Sandoz returned to the High Court following the discharge of the interim injunction to request that the cross-undertaking be fortified on the basis that they had concerns about the financial position of Napp. This was based on evidence provided by Sandoz about difficulties faced by Purdue Pharma (a company said by Sandoz to be in the same network of companies as Napp, all connected to the Sackler family) in relation to the opoid product OxyContin.
After considering the law in this area, Carr J concluded that the court has no power to order a party to give a cross-undertaking in damages; rather, a cross-undertaking is the price that an applicant can choose to pay if it wishes to proceed to obtain an injunction. In a situation where the injunction had already been discharged, the applicant is not asking for anything further from the court and therefore the quid pro quo of offering an undertaking does not arise. As a result, the Judge held that the court only has jurisdiction to order the fortification of a cross-undertaking while the injunction in respect of which it is given is continuing.
In case he was wrong on that, Carr J went on to consider whether it would be appropriate to exercise his discretion to grant Sandoz the relief it had requested on the facts of the case. After reviewing the evidence of both sides, Carr J concluded that there was no material risk that Napp's assets would drop below 19m, which was the amount he believed that Sandoz had a good arguable case to claim under the cross-undertaking. As a result, Carr J held that even if he had jurisdiction to fortify the crossundertaking, he would refuse to exercise his discretion to do so.
As a consequence, a PI applicant who has concerns that a defendant may not be able to pay (or may dissipate assets in an effort to avoid paying) sums due under a cross-undertaking should ensure that it seeks fortification of that cross-undertaking prior to the discharge of the corresponding interim injunction.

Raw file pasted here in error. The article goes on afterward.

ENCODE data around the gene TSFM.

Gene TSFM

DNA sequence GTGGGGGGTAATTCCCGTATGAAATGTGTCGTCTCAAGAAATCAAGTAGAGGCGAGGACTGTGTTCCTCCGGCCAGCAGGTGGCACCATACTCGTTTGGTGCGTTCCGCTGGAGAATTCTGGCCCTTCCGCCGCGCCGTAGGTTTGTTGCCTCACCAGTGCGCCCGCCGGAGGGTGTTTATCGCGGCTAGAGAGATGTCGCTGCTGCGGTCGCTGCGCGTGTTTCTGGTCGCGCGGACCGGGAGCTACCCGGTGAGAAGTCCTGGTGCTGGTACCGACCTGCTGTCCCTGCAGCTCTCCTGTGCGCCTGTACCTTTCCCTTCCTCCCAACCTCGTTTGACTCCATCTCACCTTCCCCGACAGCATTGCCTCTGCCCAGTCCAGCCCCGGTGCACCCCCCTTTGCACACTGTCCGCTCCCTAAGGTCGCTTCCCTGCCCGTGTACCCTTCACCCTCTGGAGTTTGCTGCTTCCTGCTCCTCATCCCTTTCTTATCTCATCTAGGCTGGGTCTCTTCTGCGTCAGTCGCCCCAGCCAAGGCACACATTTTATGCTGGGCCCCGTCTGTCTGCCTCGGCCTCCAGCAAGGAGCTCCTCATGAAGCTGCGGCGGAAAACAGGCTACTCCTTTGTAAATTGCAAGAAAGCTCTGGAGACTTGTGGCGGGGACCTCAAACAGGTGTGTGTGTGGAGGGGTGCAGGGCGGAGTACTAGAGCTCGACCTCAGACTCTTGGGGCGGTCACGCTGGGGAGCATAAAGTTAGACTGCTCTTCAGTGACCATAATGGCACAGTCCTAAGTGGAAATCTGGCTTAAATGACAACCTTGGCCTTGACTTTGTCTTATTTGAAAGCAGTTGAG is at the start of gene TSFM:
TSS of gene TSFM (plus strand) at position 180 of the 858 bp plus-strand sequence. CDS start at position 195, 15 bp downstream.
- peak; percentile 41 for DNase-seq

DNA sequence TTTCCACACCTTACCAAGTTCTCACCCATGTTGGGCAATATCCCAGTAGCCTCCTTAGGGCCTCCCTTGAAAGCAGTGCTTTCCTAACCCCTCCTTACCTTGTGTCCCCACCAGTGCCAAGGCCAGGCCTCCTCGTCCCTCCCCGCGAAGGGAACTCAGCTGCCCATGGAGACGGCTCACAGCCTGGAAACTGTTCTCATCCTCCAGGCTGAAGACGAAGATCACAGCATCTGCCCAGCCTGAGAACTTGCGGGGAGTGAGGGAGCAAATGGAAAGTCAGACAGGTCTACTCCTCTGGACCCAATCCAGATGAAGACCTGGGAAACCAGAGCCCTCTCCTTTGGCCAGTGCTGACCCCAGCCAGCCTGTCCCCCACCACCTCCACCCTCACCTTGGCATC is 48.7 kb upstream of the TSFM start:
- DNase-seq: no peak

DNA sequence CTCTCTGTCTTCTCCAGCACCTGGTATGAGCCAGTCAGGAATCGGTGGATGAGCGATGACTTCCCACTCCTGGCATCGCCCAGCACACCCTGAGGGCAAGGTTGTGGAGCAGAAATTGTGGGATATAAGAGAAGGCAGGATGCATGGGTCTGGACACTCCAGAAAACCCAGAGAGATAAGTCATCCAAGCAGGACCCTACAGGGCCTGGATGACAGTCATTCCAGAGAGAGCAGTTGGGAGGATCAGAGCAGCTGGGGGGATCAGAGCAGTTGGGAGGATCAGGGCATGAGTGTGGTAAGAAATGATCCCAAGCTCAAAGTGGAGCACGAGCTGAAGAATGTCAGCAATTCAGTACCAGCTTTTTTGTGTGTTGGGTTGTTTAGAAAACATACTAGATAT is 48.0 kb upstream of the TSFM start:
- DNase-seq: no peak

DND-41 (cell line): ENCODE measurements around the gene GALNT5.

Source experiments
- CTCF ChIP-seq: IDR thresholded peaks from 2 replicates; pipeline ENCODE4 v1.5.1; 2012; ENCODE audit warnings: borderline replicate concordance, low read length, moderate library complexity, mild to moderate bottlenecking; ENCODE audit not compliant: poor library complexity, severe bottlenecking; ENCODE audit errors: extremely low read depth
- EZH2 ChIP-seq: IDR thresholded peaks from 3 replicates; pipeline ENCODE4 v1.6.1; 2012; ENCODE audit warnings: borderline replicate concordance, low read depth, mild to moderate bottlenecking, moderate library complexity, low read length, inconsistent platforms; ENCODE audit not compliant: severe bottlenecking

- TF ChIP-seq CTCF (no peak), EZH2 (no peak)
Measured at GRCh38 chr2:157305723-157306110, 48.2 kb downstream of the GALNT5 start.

Interim injunction refused for "test run" mitral valve treatment device
Evalve Inc. and others v Edwards Lifesciences Limited  EWHC 1158 (Pat), 3 May 2019
Mr Justice Carr refused to grant an interim injunction to Evalve Inc. and Abbott (together, "Evalve") against Edwards Lifesciences Limited ("Edwards") in relation to alleged patent infringement by a mitral valve repair device. The application was refused on the basis that Evalve did not show that damages would be an inadequate remedy in the event the Court declined to grant an injunction and Edwards' device was ultimately found to be infringing.
Evalve alleged infringement of two patents by Edwards' product, PASCAL, a device for treating mitral regurgitation which is implanted during transcatheter mitral valve repair ("TMVr"). Mitral regurgitation is a serious, life-threatening condition, in which the mitral valve of the heart does not close properly, resulting in backflow of blood into the heart.
Pending an expedited trial on the issue of infringement and Edwards' counterclaim for invalidity that is due to be heard in December 2019, Evalve sought an interim injunction to prevent Edwards from marketing the PASCAL device. The market for TMVr in the UK is very small, and is not currently reimbursed by NHS England, though it is expected that the NHS will soon make a positive decision to do so. Evalve markets its own device, MitraClip, for TMVr, which has been used in the UK and Europe since around 2008.
Edwards stated it intended to roll out PASCAL from October 2019 in a small number of hospitals for the purposes of obtaining feedback from clinicians so that it could be competitive when NHS reimbursement of TMVr comes into effect. Evalve claimed that it would suffer irreparable or unquantifiable loss if Edwards were not restrained from doing so, and therefore brought an application for an interim injunction pending hearing of the main action.
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In deciding whether to grant an interim injunction, Carr J looked at the well-established principles set out in American Cyanamid v Ethicom Ltd  AC 396. In his judgment, Carr J re-emphasised that the applicant first needs to establish that it would suffer irreparable harm or unquantifiable damage if the interim injunction were not granted. If damages would be sufficient to compensate the applicant, then there is no justification for the grant of an interim injunction. If not, then, and only then, should the court go on to consider irreparable harm to the alleged infringer and the balance of convenience.